A lot of people have written off Amarin (NASDAQ:AMRN) for dead. The stock sells for a little over three times revenue and three times the cash on the books.
The biotech only has one drug, Vascepa. It's an amazing medication that reduces strokes and heart attacks among patients on statin therapy. Dr. Deepak Bhatt, professor of medicine at Harvard, says Vascepa "represents one of the most important developments in the prevention and treatment of cardiovascular disease since statins."
Why, then, is the market so negative about Amarin? Last spring a trial judge in Nevada invalidated some of the company's patents, opening the door to generic competition in the U.S. The market immediately nuked the stock.
While generic drugs may or may not destroy Amarin's revenue in the U.S., it's a mistake to ignore the rest of the world. Its patents remain strong in Europe, and the market opportunity is vast overseas.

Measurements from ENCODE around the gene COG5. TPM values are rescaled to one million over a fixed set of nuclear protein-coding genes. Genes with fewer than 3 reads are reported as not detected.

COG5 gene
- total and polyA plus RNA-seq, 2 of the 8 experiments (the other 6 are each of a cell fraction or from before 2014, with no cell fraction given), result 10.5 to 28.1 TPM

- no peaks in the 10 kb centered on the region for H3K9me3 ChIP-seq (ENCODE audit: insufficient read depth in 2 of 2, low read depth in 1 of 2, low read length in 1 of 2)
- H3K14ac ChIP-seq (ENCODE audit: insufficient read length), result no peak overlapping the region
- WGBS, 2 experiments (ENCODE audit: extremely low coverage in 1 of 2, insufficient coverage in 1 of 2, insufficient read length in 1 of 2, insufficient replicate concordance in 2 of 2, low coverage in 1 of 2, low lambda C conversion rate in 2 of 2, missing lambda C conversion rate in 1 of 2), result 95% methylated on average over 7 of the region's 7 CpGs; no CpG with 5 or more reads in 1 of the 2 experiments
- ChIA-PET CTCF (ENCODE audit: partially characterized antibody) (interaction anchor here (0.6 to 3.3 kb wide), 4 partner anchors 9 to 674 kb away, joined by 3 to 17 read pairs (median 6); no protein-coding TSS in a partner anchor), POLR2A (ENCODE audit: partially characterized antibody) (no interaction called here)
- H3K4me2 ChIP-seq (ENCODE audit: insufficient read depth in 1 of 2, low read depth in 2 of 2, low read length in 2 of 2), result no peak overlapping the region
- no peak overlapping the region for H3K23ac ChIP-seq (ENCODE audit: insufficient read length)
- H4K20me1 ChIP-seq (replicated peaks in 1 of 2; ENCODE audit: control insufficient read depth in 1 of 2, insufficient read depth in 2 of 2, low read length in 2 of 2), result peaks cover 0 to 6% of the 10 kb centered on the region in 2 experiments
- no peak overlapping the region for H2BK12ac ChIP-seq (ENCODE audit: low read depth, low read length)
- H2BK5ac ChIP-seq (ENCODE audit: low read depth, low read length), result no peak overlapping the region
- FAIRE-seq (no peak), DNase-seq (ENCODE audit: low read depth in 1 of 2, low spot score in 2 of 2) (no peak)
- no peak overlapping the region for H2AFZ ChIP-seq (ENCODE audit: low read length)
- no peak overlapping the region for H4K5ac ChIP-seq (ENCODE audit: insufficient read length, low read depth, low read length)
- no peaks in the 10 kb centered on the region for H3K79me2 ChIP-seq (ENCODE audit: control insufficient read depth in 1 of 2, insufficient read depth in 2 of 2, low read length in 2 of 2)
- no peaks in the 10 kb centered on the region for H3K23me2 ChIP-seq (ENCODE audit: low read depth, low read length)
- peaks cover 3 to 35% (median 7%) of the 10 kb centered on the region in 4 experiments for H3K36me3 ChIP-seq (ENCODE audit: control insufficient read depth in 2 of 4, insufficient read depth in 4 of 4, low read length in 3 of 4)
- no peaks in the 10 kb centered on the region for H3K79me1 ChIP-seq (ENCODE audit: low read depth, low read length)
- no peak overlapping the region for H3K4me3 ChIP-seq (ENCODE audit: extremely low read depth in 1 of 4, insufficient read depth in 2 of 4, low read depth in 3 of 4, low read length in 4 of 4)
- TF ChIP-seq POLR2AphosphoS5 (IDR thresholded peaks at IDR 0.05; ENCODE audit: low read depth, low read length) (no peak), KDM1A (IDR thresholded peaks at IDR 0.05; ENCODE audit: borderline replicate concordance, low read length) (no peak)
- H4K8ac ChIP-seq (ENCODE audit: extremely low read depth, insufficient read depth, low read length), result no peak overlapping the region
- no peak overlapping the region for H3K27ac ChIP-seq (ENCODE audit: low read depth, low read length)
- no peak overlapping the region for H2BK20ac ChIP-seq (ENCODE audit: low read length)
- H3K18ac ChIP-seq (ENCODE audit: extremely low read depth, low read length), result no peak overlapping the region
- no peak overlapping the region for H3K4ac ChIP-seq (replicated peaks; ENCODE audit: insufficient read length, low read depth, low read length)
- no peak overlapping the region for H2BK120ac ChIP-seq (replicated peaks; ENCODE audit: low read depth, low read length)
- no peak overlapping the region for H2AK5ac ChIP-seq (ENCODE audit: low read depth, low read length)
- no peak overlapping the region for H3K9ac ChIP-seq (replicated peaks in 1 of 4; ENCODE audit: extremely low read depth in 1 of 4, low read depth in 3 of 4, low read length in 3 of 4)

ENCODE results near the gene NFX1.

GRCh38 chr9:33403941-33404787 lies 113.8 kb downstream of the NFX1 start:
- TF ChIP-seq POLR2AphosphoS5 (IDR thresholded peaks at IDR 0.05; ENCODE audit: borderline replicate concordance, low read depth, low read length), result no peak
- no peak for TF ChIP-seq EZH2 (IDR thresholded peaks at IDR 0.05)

There are 85 million people in Europe with cardiovascular disease, including 49 million in the EU. Roughly 44 million people in Europe are on statin therapy.
The chances that Vascepa will be approved for its broad indication in the EU are extremely high, because the drug has already received this approval in the U.S. Amarin assumes approval will happen in early 2021. SVB Leerink analyst Ami Fadia estimates peak sales for Vascepa at $2.8 billion in the EU, and she has a $12 target on the stock, more than double the current price.
At $5 a share, Amarin is very cheap, and the bad news has been priced in. Shares should spike higher in 2021, just on Europe alone.